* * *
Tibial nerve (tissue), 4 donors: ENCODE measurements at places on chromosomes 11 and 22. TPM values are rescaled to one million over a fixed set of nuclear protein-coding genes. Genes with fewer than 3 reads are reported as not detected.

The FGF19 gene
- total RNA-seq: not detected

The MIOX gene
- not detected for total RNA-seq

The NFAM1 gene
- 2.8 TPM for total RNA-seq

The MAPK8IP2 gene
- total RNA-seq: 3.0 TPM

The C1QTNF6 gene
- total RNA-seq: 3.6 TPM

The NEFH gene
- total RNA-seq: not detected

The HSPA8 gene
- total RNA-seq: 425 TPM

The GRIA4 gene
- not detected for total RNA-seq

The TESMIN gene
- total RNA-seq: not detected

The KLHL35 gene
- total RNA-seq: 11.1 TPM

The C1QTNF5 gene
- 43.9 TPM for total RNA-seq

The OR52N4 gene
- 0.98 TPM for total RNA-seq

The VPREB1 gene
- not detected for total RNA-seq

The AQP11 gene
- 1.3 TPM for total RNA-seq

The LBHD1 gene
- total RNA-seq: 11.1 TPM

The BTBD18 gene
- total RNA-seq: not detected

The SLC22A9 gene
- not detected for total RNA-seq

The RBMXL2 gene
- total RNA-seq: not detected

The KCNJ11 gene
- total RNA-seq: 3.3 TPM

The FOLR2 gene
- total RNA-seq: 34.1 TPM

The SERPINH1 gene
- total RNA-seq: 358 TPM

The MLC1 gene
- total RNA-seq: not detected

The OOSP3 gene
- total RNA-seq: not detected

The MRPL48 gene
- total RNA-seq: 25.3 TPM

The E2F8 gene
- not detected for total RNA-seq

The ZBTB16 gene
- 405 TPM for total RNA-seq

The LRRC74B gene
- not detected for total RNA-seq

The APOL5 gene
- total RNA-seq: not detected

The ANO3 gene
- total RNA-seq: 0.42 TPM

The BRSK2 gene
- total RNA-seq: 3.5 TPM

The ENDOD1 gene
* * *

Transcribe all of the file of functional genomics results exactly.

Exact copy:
Tibial nerve (tissue), 4 donors: ENCODE measurements at places on chromosomes 11 and 22. TPM values are rescaled to one million over a fixed set of nuclear protein-coding genes. Genes with fewer than 3 reads are reported as not detected.

The FGF19 gene
- total RNA-seq: not detected

The MIOX gene
- not detected for total RNA-seq

The NFAM1 gene
- 2.8 TPM for total RNA-seq

The MAPK8IP2 gene
- total RNA-seq: 3.0 TPM

The C1QTNF6 gene
- total RNA-seq: 3.6 TPM

The NEFH gene
- total RNA-seq: not detected

The HSPA8 gene
- total RNA-seq: 425 TPM

The GRIA4 gene
- not detected for total RNA-seq

The TESMIN gene
- total RNA-seq: not detected

The KLHL35 gene
- total RNA-seq: 11.1 TPM

The C1QTNF5 gene
- 43.9 TPM for total RNA-seq

The OR52N4 gene
- 0.98 TPM for total RNA-seq

The VPREB1 gene
- not detected for total RNA-seq

The AQP11 gene
- 1.3 TPM for total RNA-seq

The LBHD1 gene
- total RNA-seq: 11.1 TPM

The BTBD18 gene
- total RNA-seq: not detected

The SLC22A9 gene
- not detected for total RNA-seq

The RBMXL2 gene
- total RNA-seq: not detected

The KCNJ11 gene
- total RNA-seq: 3.3 TPM

The FOLR2 gene
- total RNA-seq: 34.1 TPM

The SERPINH1 gene
- total RNA-seq: 358 TPM

The MLC1 gene
- total RNA-seq: not detected

The OOSP3 gene
- total RNA-seq: not detected

The MRPL48 gene
- total RNA-seq: 25.3 TPM

The E2F8 gene
- not detected for total RNA-seq

The ZBTB16 gene
- 405 TPM for total RNA-seq

The LRRC74B gene
- not detected for total RNA-seq

The APOL5 gene
- total RNA-seq: not detected

The ANO3 gene
- total RNA-seq: 0.42 TPM

The BRSK2 gene
- total RNA-seq: 3.5 TPM

The ENDOD1 gene